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The Causal Angel

(Jean le Flambeur #3)

4.21  ·  Rating details ·  4,815 ratings  ·  359 reviews
With his infectious love of storytelling in all its forms, his rich characterisation and his unrivalled grasp of thrillingly bizarre cutting-edge science Hannu Rajaniemi has swiftly set a new benchmark for SF in the 21st century. And now with his third novel he completes the tale of his gentleman rogue, the many lives and minds of Jean de Flambeur.

Influenced as much by the
Paperback, 292 pages
Published July 17th 2014 by Gollancz (first published May 6th 2014)
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Jim Mchie If the question is, "Do I need to read the books The Quantum Thief and The Fractal Prince before I read The Causal Angel?" the answer is an unequivoca…moreIf the question is, "Do I need to read the books The Quantum Thief and The Fractal Prince before I read The Causal Angel?" the answer is an unequivocal "Yes". (a) There is a particular lingo/syntax shorthand used for terms that is barely explained even in the first book ("vir", "spime", "qupt", etc. forever), and which accumulates over the first two books, and trying to grab hold of it by starting the third book first I would say would be too confusing. (b) While each story has an arc to it, there is a bend to the arc that crosses all three books in a way that will have you scratching your head if you start at book 3 . . . Rajaniemi doesn't re-explain everything at the start of each book, so you'll have holes missing around motivations and relationships. (c) Just read The Quantum Thief and The Fractal Prince, they're great. The whole series is great.(less)
Joea The wiki page on the series has been extremely helpful for me.
The author's page has links to each books wiki page:…more
The wiki page on the series has been extremely helpful for me.
The author's page has links to each books wiki page:

I read the first 2 books as they came out and then reread them prior to reading the 3rd. It helped immensely to have the content fresher in my mind. I also cross referenced the wiki pages as I was reading.

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Average rating 4.21  · 
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Jun 18, 2018 rated it liked it  ·  review of another edition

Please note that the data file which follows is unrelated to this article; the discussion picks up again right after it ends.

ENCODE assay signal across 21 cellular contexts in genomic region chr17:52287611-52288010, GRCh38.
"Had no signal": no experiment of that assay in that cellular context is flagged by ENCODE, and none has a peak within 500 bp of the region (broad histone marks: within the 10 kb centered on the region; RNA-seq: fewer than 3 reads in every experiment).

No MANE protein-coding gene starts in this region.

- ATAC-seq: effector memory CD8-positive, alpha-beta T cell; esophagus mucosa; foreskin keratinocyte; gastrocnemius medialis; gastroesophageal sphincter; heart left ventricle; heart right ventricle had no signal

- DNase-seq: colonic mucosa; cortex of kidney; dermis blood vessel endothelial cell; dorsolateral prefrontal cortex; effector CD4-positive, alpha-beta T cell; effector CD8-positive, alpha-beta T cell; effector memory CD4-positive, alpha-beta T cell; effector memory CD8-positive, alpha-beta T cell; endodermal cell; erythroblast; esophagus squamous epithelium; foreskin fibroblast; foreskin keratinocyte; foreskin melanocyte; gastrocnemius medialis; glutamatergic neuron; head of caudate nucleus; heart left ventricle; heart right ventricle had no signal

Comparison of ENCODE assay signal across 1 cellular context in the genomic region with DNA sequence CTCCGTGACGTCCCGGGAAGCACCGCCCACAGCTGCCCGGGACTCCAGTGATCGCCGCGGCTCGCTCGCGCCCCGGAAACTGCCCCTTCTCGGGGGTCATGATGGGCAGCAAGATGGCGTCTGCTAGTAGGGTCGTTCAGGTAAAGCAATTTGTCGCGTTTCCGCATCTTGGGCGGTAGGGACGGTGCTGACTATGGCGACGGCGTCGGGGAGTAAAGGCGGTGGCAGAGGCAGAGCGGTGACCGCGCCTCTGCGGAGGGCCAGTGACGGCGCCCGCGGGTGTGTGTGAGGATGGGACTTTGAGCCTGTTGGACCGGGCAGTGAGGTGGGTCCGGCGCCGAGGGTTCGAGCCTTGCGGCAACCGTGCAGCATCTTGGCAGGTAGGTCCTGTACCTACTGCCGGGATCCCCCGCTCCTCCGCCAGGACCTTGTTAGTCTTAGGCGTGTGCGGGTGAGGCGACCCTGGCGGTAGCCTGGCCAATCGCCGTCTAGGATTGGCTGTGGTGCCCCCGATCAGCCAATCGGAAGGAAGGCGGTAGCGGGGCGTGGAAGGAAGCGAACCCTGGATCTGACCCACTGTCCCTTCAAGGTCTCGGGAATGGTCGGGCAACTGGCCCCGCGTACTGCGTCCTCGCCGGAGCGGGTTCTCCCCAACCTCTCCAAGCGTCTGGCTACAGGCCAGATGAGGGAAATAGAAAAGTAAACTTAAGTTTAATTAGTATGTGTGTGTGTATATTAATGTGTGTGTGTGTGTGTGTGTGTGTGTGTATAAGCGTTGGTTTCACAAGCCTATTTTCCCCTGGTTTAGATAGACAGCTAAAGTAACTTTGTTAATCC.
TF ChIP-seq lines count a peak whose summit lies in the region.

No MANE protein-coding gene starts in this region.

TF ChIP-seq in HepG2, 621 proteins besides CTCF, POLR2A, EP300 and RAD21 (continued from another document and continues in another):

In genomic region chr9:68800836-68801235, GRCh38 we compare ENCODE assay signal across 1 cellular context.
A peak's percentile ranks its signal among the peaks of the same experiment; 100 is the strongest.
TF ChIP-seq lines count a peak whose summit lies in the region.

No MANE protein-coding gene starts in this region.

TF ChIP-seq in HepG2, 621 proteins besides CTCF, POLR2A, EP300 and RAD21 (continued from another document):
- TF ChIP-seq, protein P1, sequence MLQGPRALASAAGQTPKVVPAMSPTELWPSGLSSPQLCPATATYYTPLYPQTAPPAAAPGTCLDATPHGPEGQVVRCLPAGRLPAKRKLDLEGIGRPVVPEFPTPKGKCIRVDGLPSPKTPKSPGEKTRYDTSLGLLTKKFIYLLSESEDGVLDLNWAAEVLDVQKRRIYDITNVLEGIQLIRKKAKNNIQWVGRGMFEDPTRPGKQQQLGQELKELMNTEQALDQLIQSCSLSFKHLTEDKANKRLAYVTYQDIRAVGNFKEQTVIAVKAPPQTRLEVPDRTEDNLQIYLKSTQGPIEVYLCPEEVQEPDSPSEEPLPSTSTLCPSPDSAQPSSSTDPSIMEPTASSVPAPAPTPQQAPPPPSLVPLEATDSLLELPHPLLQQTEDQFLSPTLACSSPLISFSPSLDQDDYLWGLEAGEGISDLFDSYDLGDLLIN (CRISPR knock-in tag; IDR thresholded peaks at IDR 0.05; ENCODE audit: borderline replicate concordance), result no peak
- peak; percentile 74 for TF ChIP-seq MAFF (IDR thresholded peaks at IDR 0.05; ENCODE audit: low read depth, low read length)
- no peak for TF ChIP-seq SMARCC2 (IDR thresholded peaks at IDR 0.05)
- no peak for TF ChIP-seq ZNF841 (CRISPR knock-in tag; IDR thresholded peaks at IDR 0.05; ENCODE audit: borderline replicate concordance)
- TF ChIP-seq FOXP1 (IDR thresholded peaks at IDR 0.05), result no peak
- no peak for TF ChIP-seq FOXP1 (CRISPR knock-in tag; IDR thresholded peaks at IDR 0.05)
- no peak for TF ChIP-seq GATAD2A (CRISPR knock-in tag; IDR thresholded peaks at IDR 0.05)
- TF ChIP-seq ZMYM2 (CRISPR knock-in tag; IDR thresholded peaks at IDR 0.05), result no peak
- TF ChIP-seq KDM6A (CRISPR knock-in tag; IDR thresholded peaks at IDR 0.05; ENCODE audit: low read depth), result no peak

Recommends it for: Only hard sci-fi fans
My mind has been traumatized. I understood barely half of what happened in this book.

I’m actually amazed and proud of myself that I finished this book. I don’t have a lot of things to say here regarding the content of the book. I really wish I could say more but I’m not able to because I just don’t understand more than half of what happened here; the uncompromising zero exposition was too difficult for my first read. This is definitely a trilogy that requires a reread to fully understand what ha
Tom Lee
Jul 18, 2014 rated it liked it
It's nice to have the trilogy wrapped up, but I found myself progressively less satisfied with each book. Rajaniemi's contribution is creating a narrative within a post-Singularity society, where minds are indistinguishable from computation and identity is no longer constrained by individuality. It's a dizzying thing to try to read, but if you enjoy consuming sci-fi that only becomes comprehensible in retrospect, this is cask-strength stuff.

But there are problems. The universe is invented in the
I cannot recommend this trilogy enough. It's smart, has mind-blowing images, really fast pace, and ideas to absolutely kill for, and kill again, and even aim for a true death before causality does a flip and the spooky zoku decide that it's time to revoke my entanglements and I lose a few hundred gaming levels.

This novel really feels N-Complete. I'm satisfied in a way that I rarely get, and I have decided to plop these novels into my most favorite books of all time. Sure, there are flaws, but w
Tudor Ciocarlie
Jul 18, 2014 rated it it was amazing
Absolutely astonishing ending of a mind-blowing series that is for me the greatest and the most beautiful science-fiction trilogy of all time.
David Katzman
Aug 14, 2018 rated it really liked it  ·  review of another edition
This review is for Book 2, The Fractal Prince and Book 3, The Causal Angel. Books 2 and 3 were just as entertaining as Book 1, The Quantum Thief, although neither achieved the thematic heights of Book 1 (the premise of rewriting history that impressed me profoundly). Instead, we are treated to further adventures in this surreal far future world created by Rajaniemi. Rajaniemi continues to impress me with his ability to project into the extreme future what life might be like if consciousness coul ...more
Tim Hicks
Jul 22, 2015 rated it it was ok
Shelves: science-fiction
Two stars strictly for ambition. But this series has degenerated into a wankfest.

You may wish to see my review of The Fractal Prince, in which I started to wonder if the series might be getting a bit top-heavy with concepts.

Note: you might do better if you plan to read this right after The Fractal Prince while that book is relatively fresh in your mind.

You know the recent craze to create the Best! Ever! Cocktail!!. where bartenders - sorry, mixologists -- toss in five ounces of liquor, most
Jul 11, 2014 rated it it was amazing
originally posted at:

Last year I had the chance to read Hannu Rajaniemi's sequel, The Fractal Prince, to his stellar debut, The Quantum Thief. I am a big fan of authors who defy the normal set rules of fantasy and science fiction and create there own this can either turn out so-so or produce a very ambitious book. The Jean Le Flambeur series definitely belongs to the latter case. Hannu Rajaniemi holds a Ph.D. in mathematical physics and isn't afraid to us